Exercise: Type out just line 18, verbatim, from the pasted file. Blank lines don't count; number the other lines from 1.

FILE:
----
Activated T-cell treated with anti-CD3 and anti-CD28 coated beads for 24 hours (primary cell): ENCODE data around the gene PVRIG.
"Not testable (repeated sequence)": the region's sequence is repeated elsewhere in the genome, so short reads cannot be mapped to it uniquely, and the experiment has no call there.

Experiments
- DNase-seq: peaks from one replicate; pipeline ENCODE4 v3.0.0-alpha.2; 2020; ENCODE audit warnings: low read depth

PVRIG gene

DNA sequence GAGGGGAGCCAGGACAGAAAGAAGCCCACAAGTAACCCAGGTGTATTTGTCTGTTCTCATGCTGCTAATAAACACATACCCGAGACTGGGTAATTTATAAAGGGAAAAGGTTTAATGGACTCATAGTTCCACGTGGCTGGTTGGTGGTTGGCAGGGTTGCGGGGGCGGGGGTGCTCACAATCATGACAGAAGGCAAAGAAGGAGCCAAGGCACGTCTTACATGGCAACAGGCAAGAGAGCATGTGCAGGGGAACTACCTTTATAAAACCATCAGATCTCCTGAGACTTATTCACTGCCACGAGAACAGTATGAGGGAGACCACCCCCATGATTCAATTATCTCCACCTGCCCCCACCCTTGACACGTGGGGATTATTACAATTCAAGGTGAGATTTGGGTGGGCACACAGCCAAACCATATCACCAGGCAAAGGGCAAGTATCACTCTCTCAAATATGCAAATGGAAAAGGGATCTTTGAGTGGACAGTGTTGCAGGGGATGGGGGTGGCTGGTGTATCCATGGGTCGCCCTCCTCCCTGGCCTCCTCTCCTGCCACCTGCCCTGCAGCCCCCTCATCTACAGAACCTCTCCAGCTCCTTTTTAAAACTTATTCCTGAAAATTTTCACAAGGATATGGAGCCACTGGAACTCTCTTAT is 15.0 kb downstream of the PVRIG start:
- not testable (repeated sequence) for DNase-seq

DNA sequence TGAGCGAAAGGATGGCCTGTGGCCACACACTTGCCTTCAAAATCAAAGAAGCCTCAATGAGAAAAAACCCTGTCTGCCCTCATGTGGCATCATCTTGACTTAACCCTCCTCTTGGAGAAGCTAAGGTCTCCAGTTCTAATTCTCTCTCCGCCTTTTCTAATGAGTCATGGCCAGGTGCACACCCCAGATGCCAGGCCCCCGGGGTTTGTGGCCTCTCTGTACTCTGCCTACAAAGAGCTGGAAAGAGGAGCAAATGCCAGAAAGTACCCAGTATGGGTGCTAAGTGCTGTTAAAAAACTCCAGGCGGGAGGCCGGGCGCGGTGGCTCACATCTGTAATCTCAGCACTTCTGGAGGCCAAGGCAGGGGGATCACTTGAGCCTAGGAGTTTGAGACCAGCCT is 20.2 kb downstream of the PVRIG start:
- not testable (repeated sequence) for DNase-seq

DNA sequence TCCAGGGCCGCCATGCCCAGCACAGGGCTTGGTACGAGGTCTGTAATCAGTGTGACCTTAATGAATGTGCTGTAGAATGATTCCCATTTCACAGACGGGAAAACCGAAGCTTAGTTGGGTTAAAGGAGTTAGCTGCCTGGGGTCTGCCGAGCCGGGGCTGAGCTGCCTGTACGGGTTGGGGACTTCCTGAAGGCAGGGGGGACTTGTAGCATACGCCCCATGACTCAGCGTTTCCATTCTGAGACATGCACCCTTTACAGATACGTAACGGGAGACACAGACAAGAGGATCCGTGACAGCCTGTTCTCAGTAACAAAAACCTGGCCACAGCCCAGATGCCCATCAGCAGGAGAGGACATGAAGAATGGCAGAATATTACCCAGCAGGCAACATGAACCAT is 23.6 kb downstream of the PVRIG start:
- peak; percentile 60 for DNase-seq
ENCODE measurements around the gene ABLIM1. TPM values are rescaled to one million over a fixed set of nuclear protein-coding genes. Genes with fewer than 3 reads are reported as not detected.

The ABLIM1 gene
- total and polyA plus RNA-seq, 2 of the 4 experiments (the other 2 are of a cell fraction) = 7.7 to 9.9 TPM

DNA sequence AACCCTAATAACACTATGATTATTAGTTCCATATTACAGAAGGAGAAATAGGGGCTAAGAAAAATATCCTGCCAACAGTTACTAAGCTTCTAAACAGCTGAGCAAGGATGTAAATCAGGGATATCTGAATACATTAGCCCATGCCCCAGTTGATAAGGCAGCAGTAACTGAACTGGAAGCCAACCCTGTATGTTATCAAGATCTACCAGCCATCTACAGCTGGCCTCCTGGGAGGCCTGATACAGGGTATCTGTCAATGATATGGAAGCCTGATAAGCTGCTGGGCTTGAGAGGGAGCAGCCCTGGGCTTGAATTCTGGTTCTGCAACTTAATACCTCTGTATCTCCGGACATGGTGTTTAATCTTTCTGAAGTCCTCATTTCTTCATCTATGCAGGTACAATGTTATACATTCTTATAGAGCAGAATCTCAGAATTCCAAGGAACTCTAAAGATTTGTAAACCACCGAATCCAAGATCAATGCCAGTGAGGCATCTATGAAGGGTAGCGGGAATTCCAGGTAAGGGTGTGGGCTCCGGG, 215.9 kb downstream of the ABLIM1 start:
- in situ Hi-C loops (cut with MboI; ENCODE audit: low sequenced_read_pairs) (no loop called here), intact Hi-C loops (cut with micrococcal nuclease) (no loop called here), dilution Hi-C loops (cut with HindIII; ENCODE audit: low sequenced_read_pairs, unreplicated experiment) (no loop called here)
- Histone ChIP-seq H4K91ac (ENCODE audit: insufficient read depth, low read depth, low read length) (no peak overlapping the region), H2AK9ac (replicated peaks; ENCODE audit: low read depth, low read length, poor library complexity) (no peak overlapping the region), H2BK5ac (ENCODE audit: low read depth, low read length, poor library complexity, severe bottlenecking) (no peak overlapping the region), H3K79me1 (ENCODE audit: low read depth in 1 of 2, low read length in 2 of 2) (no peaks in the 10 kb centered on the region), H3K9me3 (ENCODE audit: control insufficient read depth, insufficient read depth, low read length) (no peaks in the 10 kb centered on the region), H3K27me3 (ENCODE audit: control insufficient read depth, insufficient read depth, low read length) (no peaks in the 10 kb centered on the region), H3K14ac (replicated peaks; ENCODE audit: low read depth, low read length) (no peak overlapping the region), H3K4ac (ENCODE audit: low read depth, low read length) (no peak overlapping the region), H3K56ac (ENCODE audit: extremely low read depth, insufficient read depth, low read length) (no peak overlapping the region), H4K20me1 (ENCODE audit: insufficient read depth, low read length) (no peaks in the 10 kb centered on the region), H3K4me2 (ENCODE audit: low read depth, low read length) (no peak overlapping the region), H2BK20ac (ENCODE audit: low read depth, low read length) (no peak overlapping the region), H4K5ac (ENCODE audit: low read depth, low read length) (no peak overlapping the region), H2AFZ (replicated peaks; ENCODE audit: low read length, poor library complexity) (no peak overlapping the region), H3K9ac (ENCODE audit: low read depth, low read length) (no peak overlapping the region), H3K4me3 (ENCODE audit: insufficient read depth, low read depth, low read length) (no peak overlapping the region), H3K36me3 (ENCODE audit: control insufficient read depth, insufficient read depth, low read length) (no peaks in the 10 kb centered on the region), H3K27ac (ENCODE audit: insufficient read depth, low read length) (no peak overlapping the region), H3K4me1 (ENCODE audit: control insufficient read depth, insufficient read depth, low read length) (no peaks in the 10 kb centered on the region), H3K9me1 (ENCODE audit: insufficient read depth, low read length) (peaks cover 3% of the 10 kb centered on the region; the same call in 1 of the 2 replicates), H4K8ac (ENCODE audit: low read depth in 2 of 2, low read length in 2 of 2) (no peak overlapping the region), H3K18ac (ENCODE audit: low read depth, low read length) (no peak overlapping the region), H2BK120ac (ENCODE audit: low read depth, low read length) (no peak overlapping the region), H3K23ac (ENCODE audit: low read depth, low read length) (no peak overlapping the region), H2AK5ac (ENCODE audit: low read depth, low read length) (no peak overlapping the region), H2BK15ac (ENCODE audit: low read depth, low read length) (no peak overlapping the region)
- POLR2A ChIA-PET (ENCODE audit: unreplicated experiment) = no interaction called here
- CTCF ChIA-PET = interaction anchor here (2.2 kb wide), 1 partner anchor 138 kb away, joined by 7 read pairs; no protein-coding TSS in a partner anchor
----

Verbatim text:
- POLR2A ChIA-PET (ENCODE audit: unreplicated experiment) = no interaction called here